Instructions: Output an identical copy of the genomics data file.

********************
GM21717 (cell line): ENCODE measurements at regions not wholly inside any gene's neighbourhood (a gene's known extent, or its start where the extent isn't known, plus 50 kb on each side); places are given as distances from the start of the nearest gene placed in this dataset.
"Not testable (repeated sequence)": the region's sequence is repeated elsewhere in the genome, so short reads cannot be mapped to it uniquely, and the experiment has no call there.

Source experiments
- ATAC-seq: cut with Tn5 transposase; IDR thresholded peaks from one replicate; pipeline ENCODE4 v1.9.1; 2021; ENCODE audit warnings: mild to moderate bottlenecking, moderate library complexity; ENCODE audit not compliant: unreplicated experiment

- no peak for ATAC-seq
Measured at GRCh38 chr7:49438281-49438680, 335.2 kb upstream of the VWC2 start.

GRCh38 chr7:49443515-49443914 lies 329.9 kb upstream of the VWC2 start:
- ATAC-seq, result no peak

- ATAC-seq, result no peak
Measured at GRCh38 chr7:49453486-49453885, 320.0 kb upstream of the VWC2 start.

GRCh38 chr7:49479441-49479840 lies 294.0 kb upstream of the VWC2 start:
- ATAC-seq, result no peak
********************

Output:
GM21717 (cell line): ENCODE measurements at regions not wholly inside any gene's neighbourhood (a gene's known extent, or its start where the extent isn't known, plus 50 kb on each side); places are given as distances from the start of the nearest gene placed in this dataset.
"Not testable (repeated sequence)": the region's sequence is repeated elsewhere in the genome, so short reads cannot be mapped to it uniquely, and the experiment has no call there.

Source experiments
- ATAC-seq: cut with Tn5 transposase; IDR thresholded peaks from one replicate; pipeline ENCODE4 v1.9.1; 2021; ENCODE audit warnings: mild to moderate bottlenecking, moderate library complexity; ENCODE audit not compliant: unreplicated experiment

- no peak for ATAC-seq
Measured at GRCh38 chr7:49438281-49438680, 335.2 kb upstream of the VWC2 start.

GRCh38 chr7:49443515-49443914 lies 329.9 kb upstream of the VWC2 start:
- ATAC-seq, result no peak

- ATAC-seq, result no peak
Measured at GRCh38 chr7:49453486-49453885, 320.0 kb upstream of the VWC2 start.

GRCh38 chr7:49479441-49479840 lies 294.0 kb upstream of the VWC2 start:
- ATAC-seq, result no peak